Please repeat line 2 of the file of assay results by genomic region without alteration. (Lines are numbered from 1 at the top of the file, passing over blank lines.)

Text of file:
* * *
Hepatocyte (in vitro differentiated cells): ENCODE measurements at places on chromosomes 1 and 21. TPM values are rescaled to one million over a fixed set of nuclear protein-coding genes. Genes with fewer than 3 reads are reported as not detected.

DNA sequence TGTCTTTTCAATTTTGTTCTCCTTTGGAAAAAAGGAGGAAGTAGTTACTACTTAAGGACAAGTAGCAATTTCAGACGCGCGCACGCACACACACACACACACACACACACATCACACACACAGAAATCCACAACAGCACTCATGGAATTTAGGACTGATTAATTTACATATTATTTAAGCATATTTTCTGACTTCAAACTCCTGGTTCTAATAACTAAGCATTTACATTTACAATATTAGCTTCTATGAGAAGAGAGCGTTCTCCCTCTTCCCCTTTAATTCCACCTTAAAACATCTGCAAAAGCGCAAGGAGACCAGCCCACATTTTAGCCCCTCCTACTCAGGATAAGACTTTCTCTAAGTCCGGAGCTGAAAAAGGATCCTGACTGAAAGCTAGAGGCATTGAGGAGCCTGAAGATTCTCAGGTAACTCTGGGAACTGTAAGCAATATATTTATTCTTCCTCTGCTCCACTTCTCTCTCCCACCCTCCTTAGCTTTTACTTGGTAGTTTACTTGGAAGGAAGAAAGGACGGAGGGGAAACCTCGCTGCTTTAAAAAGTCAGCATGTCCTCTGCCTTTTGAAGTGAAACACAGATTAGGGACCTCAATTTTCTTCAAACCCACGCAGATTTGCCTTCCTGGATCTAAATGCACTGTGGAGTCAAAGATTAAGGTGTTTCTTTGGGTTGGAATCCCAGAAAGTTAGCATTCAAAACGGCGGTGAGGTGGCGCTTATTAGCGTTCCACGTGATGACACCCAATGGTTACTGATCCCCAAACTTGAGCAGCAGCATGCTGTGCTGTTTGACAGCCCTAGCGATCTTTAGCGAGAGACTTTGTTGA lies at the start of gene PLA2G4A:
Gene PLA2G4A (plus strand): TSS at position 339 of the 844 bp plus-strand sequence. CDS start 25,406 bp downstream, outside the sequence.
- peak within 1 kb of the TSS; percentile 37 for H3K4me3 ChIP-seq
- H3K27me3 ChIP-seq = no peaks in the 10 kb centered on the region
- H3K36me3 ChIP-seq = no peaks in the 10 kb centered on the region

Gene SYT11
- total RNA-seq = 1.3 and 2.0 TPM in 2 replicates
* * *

DNA sequence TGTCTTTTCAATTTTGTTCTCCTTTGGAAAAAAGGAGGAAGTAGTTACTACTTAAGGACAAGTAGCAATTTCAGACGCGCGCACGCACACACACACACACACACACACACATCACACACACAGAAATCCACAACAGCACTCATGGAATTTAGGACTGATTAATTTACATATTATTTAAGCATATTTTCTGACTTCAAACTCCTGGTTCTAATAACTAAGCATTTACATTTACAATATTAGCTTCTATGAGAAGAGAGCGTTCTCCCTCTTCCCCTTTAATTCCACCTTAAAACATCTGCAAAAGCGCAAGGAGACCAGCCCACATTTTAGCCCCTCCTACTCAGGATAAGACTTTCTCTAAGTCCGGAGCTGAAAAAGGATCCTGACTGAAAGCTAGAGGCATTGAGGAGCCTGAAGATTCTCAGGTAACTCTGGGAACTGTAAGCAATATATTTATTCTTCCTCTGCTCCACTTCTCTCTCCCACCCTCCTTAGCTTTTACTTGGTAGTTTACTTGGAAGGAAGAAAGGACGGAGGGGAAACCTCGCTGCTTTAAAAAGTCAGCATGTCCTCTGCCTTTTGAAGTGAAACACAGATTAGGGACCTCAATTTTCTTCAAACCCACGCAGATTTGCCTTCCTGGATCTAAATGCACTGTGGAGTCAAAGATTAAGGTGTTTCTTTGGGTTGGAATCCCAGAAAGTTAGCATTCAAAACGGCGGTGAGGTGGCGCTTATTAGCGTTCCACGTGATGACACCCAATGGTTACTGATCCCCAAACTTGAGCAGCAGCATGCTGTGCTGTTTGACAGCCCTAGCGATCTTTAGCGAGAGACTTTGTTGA lies at the start of gene PLA2G4A: